The kidnapping of the mother of Brazilian star, Robinho, has prompted concerns that South America's best players may now have another reason to leave the region.
Almeyda walked away from Independiente without playing a game
It has already happened at least once in Argentina, which is in the grip of a wave of kidnappings.
In recent years, Argentines' love of the beautiful game has attracted the wrong sort of attention.
Since the country's devastating economic crisis struck almost three years ago, kidnapping gangs have targeted footballers as a means of extorting huge sums of money.
"Practically every month and a half they kidnap, or try to kidnap, someone linked to the world of football - that's to say, players, their family, or directors and their families" Eduardo Ovalles has published a study on the phenomenon, told BBC World Service's World Football programme.
"Although there has been a reduction in the number of cases -- we had 8 cases in 2002, 10 last year, and in the first 10 months of this year, just three -- the frequency of 1 and a half kidnappings or attempted kidnappings every month has been maintained."
One of the most emblematic cases in Argentina was that of Matias Almeyda.
After eight years playing in Europe for the likes of Seville in Spain and Serie A's Lazio, Almeyda returned to his homeland and signed for Argentine club Independiente - but then left before he had kicked a ball.
"The first day that he signed the contract he'd already made his concerns known, because he'd received the news that his family had appeared on a list of potential kidnap victims," said Julio Comparada, Independiente's director general.
Tennis star David Nalbandian has also faced threats
"He told me he didn't realise that the violence and the situation in South America and Argentina was so serious; he'd spent a number of years living in Europe.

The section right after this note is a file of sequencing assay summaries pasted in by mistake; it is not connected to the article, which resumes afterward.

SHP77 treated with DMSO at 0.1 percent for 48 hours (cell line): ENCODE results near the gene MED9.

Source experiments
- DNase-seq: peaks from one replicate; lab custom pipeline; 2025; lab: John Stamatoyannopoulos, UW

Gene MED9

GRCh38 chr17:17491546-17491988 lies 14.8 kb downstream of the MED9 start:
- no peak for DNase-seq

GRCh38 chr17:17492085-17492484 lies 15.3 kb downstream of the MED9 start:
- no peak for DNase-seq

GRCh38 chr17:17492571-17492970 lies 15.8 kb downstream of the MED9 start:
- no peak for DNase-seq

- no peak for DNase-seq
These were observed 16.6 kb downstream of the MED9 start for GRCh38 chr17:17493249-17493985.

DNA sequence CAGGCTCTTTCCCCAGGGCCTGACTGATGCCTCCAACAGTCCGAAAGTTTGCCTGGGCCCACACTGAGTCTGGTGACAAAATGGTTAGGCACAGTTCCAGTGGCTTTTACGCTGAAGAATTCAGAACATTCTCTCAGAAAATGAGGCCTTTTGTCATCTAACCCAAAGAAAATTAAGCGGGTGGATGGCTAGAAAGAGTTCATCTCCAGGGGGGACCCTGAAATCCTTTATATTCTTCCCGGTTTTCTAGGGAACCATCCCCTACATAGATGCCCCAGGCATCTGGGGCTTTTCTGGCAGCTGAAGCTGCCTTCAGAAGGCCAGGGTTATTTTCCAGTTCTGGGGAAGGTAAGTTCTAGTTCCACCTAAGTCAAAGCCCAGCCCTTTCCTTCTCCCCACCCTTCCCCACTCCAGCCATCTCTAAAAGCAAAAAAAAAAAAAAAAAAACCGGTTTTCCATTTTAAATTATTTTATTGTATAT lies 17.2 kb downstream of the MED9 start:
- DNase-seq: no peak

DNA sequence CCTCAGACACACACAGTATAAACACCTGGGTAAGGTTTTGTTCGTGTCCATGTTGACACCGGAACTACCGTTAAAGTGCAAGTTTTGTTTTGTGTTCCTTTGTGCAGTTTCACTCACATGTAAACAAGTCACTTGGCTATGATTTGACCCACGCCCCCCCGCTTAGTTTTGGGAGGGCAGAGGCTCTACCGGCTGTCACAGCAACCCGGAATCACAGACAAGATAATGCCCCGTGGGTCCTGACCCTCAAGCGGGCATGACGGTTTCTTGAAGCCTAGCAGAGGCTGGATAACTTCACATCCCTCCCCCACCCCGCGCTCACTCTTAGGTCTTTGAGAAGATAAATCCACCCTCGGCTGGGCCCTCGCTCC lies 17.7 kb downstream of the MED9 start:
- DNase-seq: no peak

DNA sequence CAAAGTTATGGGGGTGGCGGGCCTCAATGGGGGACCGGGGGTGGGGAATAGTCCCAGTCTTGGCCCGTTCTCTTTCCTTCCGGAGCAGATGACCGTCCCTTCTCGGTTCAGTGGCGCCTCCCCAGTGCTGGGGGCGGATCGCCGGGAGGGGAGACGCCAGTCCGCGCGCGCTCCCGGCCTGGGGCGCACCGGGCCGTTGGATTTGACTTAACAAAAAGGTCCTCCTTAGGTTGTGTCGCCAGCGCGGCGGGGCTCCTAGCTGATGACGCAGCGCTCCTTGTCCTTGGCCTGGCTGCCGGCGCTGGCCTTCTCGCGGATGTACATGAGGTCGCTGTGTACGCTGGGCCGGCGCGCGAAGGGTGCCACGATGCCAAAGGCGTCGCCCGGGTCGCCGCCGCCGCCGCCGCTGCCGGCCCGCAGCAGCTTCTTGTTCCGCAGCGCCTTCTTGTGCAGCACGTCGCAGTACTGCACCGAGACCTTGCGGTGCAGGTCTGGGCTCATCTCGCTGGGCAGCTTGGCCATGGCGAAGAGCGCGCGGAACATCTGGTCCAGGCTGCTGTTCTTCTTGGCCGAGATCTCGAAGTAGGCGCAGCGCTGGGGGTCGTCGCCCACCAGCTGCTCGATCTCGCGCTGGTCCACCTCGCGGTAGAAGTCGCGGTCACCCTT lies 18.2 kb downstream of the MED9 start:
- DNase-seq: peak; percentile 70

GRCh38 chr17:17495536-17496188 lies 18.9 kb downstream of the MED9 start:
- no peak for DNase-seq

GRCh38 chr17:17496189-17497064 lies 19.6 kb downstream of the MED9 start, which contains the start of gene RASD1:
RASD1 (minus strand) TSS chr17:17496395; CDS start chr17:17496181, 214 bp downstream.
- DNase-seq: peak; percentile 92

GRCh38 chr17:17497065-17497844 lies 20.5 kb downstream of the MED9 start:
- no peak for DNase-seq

"The truth is he couldn't get used to his family living with continuous police protection and getting nervous at every traffic light they stopped at... So he decided to move back to Europe."
Comparada added that this had cost the side the chance to have a player of international prestige and experience on their books - "but beyond his being a player for Independiente, I think Argentine football lost out."
However, it is not just Argentines linked to the world of football that have been targeted - kidnappers last year threatened to snatch relatives of Wimbledon runner-up David Nalbandian.
And before this year's Olympics, police uncovered a plot to kidnap the family of Argentine NBA star and gold-medal winner, Manu Ginobili.
All of this is taking place against a backdrop of a wave of kidnappings.
Last April, more than 100,000 people marched in Buenos Aires to demand government action.
It followed the kidnapping and brutal murder of 23-year old university student, Axel Blumberg. His father, Juan Carlos, is a modestly wealthy textile engineer. And for the most part, kidnapping gangs target wealthy individuals and their relatives.
That is why footballers make such tempting targets - or at least, why they used to.
Brazilian midfielder Robinho's mother was kidnapped
"Three years ago, when we had two or three cases more or less one after the other, you could say that the kidnappers were focusing on football players," Fernando Cohen, a sports writer at the Buenos Aires Herald, said.
"But that it seemed like to be a period; it's ended. I would say now football players are at the same risk as any other wealthy person."
However, footballers still have several qualities that most wealthy individuals lack - namely that they're in the public eye; they earn huge amounts of money; and perhaps most importantly, everyone knows how much they earn.
"Carlos Tevez of Boca - one of the most important players in the country - was going to be bought for up to $18m by a foreign club, so these figures are obviously of interest to criminals," Mr Ovalles insisted.
"But in Argentina, the phenomenon came down a little from last year - when we had 10 kidnaps or kidnap attempts throughout the country - this year we have just three.
"From my point of view this has happened for very reasonable and logical reasons: they're avoiding publishing the amounts that players are being contracted for."